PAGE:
At Tonbridge, a boy’s boarding house is his community, his place of comfort and ultimately, his home. His Housemaster, Matron and team of Tutors get to know him extremely well, supporting his academic progress, assisting with day-to-day practicalities, and offering comfort when he is unwell or may need emotional support.
Tonbridge has been ranked the top boys boarding school in the country in the latest Sunday Times 'Parent Power' league table. The School has seven boarding Houses and five day Houses, each with a complement of about 65 boys. The House system at Tonbridge retains a traditional strength and encourages the loyalty which grows from security within a close-knit community of manageable size. There is a full range of inter-House competitions, at junior and senior levels, throughout the year. Notable among these are the House Music, Art, debating and general knowledge competitions, and the House Leagues in the main sports, which offer a particular opportunity to those who do not play in the major school teams. There are also House plays and House concerts. The great majority of boys naturally find a number of ways in which they can contribute to the life of their House, and such participation is warmly encouraged.
Parents are invited to express a preference for a particular boarding or day House after their son has received an unconditional offer of a place at the school, usually during Year 6 or Year 7. Whilst a number of parents express no preference, leaving the allocation to the Headmaster in consultation with the Director of Admissions, others will state a preference for up to three houses.
The individual House lists for entry in any given year open in March some two and a half years in advance of the date of entry, about eight weeks after the first tranche of unconditional offers for that year is made. Parents are encouraged to visit two or three Houses and Housemasters during that eight week period to inform their preferences. Candidates may only be registered on House lists when the offer of an unconditional place in the school has been accepted, and a firm decision between boarding and day has been made.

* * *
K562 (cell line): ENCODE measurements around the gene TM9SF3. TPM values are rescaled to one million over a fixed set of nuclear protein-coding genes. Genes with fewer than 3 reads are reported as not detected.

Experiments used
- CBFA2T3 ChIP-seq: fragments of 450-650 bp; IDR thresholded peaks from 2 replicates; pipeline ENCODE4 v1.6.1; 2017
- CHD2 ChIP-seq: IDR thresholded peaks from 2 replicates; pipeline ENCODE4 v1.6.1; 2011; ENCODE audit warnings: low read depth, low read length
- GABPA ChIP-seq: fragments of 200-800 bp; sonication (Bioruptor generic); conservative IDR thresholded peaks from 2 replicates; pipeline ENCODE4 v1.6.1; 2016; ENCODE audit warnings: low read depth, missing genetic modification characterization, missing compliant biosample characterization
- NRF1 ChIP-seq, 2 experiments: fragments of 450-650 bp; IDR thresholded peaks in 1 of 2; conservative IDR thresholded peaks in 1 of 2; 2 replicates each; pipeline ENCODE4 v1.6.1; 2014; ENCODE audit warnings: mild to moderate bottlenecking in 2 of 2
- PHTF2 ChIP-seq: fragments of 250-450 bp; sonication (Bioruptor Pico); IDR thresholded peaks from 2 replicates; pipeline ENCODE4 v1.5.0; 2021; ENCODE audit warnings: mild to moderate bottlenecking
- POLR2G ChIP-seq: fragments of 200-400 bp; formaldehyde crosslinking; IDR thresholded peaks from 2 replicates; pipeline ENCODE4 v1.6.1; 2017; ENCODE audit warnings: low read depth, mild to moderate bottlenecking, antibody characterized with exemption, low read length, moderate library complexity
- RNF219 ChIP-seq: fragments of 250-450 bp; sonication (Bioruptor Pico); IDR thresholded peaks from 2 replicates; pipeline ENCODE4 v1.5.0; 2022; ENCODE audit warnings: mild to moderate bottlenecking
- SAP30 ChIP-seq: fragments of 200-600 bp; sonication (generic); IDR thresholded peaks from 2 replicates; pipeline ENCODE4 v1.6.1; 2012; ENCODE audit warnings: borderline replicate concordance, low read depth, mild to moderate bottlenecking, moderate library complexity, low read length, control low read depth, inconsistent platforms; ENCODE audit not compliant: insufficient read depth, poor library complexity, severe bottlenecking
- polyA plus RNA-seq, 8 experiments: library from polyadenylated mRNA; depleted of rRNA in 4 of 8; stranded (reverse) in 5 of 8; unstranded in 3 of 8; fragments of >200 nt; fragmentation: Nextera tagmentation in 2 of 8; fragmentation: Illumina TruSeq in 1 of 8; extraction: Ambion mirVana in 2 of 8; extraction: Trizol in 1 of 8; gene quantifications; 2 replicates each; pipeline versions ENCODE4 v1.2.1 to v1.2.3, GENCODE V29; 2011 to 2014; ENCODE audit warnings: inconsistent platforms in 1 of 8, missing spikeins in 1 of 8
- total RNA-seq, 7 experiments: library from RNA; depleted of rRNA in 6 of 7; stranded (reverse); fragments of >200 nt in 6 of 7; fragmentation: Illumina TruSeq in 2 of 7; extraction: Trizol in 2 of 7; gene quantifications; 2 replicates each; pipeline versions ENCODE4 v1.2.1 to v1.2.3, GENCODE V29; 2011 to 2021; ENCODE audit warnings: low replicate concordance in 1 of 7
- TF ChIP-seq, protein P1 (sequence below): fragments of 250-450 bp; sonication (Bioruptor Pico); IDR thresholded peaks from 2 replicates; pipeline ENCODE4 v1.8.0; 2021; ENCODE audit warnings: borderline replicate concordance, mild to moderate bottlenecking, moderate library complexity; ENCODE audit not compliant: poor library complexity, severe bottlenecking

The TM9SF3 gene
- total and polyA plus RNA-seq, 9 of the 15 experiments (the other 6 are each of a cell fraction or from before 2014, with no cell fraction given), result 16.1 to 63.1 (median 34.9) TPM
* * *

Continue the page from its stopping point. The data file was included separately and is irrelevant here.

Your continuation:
Brothers and sons of Old Tonbridgians will be given priority allocation to the house of their brother/father, when that preference is expressed in advance of the house lists opening.
Matrons get to know each boy really well, assisting with day to day practicalities, offering comfort and support when boys are unwell or may need emotional support. They arrange and support a variety of House events and activities and make time to watch sporting fixtures, competitions, concerts, plays and other events that are important to the boys.
Accommodation in the Boarding Houses is arranged to provide a largely communal life for boys in their early years, underpinning the development of a cohesive and supportive friendship group, and then increasing personal space and privacy as a boy becomes more senior.
The Houses also contain common rooms, changing rooms, and small kitchens for the boys' use. There are extensive gardens, and some Houses have their own tennis court or football field. Each boarding House has its own dining room, kitchen and domestic staff, and boarders take all their meals in their own Houses during the week.
On Saturday evenings and Sundays the boarders from all Houses meet together for more informal meals in the Orchard Centre.
There is accommodation for some Sixth Formers in six Senior Student Houses, each under the supervision of a resident member of staff. Many boarders in the Sixth Form experience living in a Senior Student House for one or two terms.
A Senior Student remains a member of his House in all other respects (and takes his meals with his House), but Senior Student status gives a greater degree of independence and offers the opportunity for long periods of uninterrupted study.
Day boys benefit from the extended days and boarding ethos of the school, with access to facilities and events which take place after the formal school day has ended. The richness and diversity of experiences offered means that each boy can further their existing interests and develop and nurture new ones through participation in the extensive co-curricular life of the school. The Day Houses remain open to the boys into the evening and become a familiar and cherished home base from which to experience life at the school.
The Day Houses have common rooms for each year group, study rooms, games rooms, and changing rooms as well as outside spaces for games and relaxation. The Housemaster’s family accommodation is either part of the Day House or is immediately adjacent. Each Day House has its separate dining room either within the House or in the Orchard Centre, and day boys benefit from eating together each day, just as the boarders do.